Skip to main content
You have permission to edit this article.
Edit
spotlight

SALVAGE CHIEF: To the rescue again?

  • Updated
  • 0
SALVAGE CHIEF: To the rescue again?

ASTORIA — In 1943, in the midst of World War II, Navy ships and amphibious seaplanes moored in a sheltered harbor east of Astoria, then known as Naval Air Station Tongue Point.

Today, nearly 80 years later, one former Navy vessel still remains, and the owners and supporters hope it can serve once again in a new capacity with help from federal funding.

Return to service

Today, owner Floyd Holcom and former crewman Don Floyd, pictured, have been leading a campaign to rehabilitate and secure federal funding for the aging Salvage Chief, which they feel could serve a new role, particularly as an emergency response and training vessel. “They’ve been talking about Cascadia and putting the chief back into service,” Don Floyd said.

Crew photo

A picture from one of the final crews of the Salvage Chief, believed to be from 1999, hangs on the wall.

WWII origin

A poster from 40s hangs on the wall inside the Salvage Chief as a reminder of it's WWII origin.

Cable

A spool of 1 3/4"-inch cable, used to winch stuck vessels, is seen inside the Salvage Chief.

Floyd details new role

Salvage Chief crew member Don Floyd details the new role the vessel could potentially play as an emergency and training vessel.

Transition to salvage ship

In 1948, the first conversion of LSM 380 to the newly named Salvage Chief was completed, led by then-owner Fred Devine.

“This ship was the LSM 380, a Landing Ship Medium. When Fred Devine built this, he bought these big winches and took a piece of LST deck and put a lid on it,” Floyd said.

First job

The first job, in 1952, involved pulling a barge off the beach about a mile north of the Grays Harbor Entrance, a feat that would inspire and give rise to the Salvage Chief’s reputation of ‘doing the impossible’ while sparing contaminate-related environmental catastrophes.

“It was historic because it was the first major ship pulled off the West Coast. They said it couldn’t be done. They were so sure that they were going to fail that they pre-dug a big pit. They were going to pump all the bunker oil off and burn it up on the sand dunes,” Floyd said.

Fred Devine

A portrait of former owner Fred Devine, pictured, hangs inside the Salvage Chief. “That’s what bugged Fred Devine. Ships would run aground and tugs just couldn’t do it. After the war, these boats came back and he knew they were perfect with their shallow draft,” Floyd said.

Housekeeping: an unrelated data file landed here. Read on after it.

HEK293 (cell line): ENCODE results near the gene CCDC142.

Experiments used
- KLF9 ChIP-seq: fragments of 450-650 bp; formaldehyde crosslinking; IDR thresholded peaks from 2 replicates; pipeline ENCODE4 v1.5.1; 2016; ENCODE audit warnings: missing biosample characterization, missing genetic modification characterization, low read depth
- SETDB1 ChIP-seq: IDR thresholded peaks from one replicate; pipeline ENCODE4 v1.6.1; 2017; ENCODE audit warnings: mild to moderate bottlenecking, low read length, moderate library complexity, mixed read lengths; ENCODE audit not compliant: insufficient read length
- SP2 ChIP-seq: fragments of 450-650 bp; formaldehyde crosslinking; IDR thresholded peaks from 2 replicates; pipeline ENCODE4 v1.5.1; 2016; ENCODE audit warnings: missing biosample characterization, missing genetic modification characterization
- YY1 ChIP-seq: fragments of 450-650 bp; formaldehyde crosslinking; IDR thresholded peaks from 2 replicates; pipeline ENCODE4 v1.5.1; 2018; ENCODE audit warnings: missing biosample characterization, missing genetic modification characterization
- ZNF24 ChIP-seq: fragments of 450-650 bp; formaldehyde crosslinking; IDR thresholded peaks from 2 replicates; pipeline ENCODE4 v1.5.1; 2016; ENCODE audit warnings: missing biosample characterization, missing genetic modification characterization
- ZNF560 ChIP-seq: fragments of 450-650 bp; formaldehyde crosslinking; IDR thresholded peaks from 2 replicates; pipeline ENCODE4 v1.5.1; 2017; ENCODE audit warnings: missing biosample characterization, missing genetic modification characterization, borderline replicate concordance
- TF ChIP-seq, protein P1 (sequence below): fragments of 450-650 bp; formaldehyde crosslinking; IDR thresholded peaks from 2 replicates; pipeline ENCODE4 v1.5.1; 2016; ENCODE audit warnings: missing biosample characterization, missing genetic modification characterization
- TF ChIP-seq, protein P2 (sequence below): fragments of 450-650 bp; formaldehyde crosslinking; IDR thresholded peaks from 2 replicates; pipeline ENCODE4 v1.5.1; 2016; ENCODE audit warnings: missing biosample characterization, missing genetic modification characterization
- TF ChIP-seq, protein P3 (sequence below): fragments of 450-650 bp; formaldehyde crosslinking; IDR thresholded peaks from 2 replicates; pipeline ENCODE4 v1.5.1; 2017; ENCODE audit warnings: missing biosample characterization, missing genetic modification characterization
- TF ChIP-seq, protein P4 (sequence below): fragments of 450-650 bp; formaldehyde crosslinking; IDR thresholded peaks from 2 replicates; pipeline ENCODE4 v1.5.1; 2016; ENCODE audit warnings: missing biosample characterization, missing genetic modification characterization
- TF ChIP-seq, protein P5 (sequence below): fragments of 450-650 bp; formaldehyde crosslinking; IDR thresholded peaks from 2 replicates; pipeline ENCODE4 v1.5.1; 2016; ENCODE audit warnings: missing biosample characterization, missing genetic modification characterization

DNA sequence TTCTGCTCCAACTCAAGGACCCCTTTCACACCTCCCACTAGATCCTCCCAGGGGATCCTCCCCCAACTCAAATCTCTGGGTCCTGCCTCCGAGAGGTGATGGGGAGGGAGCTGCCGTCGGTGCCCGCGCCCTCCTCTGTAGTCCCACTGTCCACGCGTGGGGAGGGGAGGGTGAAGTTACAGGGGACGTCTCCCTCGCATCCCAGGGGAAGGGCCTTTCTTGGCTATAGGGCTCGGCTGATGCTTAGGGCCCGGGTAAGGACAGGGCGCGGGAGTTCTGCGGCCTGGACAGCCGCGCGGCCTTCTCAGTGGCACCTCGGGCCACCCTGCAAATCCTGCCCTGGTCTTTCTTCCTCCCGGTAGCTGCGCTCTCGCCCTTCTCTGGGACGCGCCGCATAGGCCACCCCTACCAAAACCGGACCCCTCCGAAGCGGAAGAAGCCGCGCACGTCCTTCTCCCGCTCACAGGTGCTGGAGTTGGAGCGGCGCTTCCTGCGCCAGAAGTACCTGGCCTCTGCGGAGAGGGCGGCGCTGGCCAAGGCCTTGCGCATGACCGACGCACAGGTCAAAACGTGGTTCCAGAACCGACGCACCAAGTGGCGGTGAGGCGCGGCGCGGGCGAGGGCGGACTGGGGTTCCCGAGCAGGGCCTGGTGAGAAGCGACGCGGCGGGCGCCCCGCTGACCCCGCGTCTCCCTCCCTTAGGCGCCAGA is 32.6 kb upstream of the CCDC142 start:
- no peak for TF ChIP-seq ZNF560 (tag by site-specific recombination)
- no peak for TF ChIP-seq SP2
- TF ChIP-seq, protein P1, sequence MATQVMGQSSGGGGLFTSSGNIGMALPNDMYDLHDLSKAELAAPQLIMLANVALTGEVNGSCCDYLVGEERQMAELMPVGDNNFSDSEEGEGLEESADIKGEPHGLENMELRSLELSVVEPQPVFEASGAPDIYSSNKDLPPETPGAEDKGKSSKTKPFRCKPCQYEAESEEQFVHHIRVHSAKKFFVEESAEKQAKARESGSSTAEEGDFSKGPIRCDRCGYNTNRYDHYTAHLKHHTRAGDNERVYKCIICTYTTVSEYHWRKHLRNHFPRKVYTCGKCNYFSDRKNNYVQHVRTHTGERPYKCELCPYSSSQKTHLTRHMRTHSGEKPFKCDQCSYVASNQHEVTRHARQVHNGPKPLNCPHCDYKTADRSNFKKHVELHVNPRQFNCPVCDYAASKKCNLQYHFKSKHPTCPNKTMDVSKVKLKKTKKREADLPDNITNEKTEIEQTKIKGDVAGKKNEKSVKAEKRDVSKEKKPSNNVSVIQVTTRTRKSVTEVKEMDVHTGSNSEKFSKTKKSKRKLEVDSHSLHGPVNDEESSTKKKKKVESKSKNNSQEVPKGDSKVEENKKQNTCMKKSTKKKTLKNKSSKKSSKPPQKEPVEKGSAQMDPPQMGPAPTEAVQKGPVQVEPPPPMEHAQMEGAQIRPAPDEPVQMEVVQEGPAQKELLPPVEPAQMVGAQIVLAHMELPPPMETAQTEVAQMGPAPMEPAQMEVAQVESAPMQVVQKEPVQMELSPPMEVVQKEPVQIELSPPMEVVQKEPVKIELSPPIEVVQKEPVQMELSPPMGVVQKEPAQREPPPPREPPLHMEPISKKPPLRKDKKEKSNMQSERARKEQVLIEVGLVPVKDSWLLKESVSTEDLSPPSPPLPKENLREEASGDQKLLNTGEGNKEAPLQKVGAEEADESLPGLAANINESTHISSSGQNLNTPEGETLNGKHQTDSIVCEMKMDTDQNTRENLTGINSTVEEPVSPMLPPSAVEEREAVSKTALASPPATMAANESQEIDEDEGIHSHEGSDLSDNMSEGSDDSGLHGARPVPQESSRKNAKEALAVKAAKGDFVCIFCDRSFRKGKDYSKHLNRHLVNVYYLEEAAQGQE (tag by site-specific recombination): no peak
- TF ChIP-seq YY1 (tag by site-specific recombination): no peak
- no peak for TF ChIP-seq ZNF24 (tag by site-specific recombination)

Retired at Tongue Point

Since 2009, the Salvage Chief, a 202-foot re-purposed WWII-era landing vessel, has sat ‘retired’ at Tongue Point in Astoria, having last completed it’s last salvage mission retrieving a buoy off the coast of Coos Bay in 2008.

Senate Bill 826

Through Oregon Senate Bill 826, Holcom is seeking $1.9 million in federal funding that would be used to ‘Ready the Chief’ as part of disaster relief preparations, particularly a Cascadia earthquake and subsequent tsunami.

Don Floyd details unique history

Don Floyd details the unique history of the Salvage Chief in May. The venerable vessel, built in 1945, served a significant role in hundreds of salvage operations from Alaska to Washington after initially being built to transport war armaments.

Chief 'retired' since 2009

Since 2009, the Salvage Chief, a 202-foot re-purposed WWII-era landing vessel, has sat ‘retired’ at Tongue Point in Astoria, having completed it’s last salvage mission retrieving a buoy off the coast of Coos Bay in 2008.

Recommended for you

(0) comments

Welcome to the discussion.

Keep it Clean. Please avoid obscene, vulgar, lewd, racist or sexually-oriented language.
PLEASE TURN OFF YOUR CAPS LOCK.
Don't Threaten. Threats of harming another person will not be tolerated.
Be Truthful. Don't knowingly lie about anyone or anything.
Be Nice. No racism, sexism or any sort of -ism that is degrading to another person.
Be Proactive. Use the 'Report' link on each comment to let us know of abusive posts.
Share with Us. We'd love to hear eyewitness accounts, the history behind an article.

Get up-to-the-minute news sent straight to your device.

Topics

Breaking News

Local News

Sports